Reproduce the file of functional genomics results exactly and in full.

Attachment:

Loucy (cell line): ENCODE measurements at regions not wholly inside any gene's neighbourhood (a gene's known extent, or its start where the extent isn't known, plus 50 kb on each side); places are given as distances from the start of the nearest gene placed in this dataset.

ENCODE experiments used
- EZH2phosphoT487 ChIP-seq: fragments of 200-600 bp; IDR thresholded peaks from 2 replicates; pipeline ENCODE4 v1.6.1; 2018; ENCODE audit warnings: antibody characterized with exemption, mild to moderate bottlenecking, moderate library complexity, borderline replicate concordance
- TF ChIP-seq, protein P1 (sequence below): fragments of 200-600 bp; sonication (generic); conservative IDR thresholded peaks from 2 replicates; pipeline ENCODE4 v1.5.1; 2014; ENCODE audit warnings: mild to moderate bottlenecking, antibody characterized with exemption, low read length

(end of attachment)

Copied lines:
Loucy (cell line): ENCODE measurements at regions not wholly inside any gene's neighbourhood (a gene's known extent, or its start where the extent isn't known, plus 50 kb on each side); places are given as distances from the start of the nearest gene placed in this dataset.

ENCODE experiments used
- EZH2phosphoT487 ChIP-seq: fragments of 200-600 bp; IDR thresholded peaks from 2 replicates; pipeline ENCODE4 v1.6.1; 2018; ENCODE audit warnings: antibody characterized with exemption, mild to moderate bottlenecking, moderate library complexity, borderline replicate concordance
- TF ChIP-seq, protein P1 (sequence below): fragments of 200-600 bp; sonication (generic); conservative IDR thresholded peaks from 2 replicates; pipeline ENCODE4 v1.5.1; 2014; ENCODE audit warnings: mild to moderate bottlenecking, antibody characterized with exemption, low read length